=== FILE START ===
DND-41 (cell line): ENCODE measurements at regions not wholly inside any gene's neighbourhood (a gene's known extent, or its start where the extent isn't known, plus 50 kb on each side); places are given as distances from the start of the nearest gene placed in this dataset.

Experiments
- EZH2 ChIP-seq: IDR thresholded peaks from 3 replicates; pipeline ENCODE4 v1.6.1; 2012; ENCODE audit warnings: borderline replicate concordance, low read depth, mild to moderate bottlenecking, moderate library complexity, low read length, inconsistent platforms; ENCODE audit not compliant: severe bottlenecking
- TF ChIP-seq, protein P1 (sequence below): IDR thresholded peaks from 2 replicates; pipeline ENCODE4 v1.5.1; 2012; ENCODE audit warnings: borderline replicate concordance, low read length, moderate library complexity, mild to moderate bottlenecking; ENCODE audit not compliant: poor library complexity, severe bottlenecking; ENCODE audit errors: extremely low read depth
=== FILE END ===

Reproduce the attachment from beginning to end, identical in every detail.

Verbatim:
DND-41 (cell line): ENCODE measurements at regions not wholly inside any gene's neighbourhood (a gene's known extent, or its start where the extent isn't known, plus 50 kb on each side); places are given as distances from the start of the nearest gene placed in this dataset.

Experiments
- EZH2 ChIP-seq: IDR thresholded peaks from 3 replicates; pipeline ENCODE4 v1.6.1; 2012; ENCODE audit warnings: borderline replicate concordance, low read depth, mild to moderate bottlenecking, moderate library complexity, low read length, inconsistent platforms; ENCODE audit not compliant: severe bottlenecking
- TF ChIP-seq, protein P1 (sequence below): IDR thresholded peaks from 2 replicates; pipeline ENCODE4 v1.5.1; 2012; ENCODE audit warnings: borderline replicate concordance, low read length, moderate library complexity, mild to moderate bottlenecking; ENCODE audit not compliant: poor library complexity, severe bottlenecking; ENCODE audit errors: extremely low read depth